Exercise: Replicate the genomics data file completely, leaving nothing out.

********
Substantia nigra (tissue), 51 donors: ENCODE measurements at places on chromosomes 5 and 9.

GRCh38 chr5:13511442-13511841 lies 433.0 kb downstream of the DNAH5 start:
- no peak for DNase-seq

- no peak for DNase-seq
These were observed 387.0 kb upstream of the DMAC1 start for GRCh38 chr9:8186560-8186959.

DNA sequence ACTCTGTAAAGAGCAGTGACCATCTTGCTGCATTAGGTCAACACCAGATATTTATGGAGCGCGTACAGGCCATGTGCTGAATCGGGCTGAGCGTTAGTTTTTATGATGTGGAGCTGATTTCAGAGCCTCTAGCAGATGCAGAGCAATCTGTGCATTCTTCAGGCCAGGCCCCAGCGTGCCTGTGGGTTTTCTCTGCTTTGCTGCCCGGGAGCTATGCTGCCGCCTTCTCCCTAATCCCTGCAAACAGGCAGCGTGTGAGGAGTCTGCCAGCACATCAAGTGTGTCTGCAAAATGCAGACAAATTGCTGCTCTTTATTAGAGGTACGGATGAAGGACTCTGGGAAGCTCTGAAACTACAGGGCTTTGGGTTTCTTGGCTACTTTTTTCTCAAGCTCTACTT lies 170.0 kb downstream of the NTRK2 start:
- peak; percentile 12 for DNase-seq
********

Substantia nigra (tissue), 51 donors: ENCODE measurements at places on chromosomes 5 and 9.

GRCh38 chr5:13511442-13511841 lies 433.0 kb downstream of the DNAH5 start:
- no peak for DNase-seq

- no peak for DNase-seq
These were observed 387.0 kb upstream of the DMAC1 start for GRCh38 chr9:8186560-8186959.

DNA sequence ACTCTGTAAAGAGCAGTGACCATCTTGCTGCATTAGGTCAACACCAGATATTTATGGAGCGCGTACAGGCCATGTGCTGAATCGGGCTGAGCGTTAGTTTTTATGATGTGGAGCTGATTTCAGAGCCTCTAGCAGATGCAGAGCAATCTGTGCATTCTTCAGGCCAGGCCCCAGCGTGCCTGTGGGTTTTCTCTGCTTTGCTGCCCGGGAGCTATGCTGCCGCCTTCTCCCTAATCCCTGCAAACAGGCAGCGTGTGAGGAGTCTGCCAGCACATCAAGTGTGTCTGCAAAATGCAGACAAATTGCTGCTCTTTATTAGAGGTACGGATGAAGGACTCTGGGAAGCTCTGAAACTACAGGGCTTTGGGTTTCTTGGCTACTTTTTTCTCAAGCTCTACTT lies 170.0 kb downstream of the NTRK2 start:
- peak; percentile 12 for DNase-seq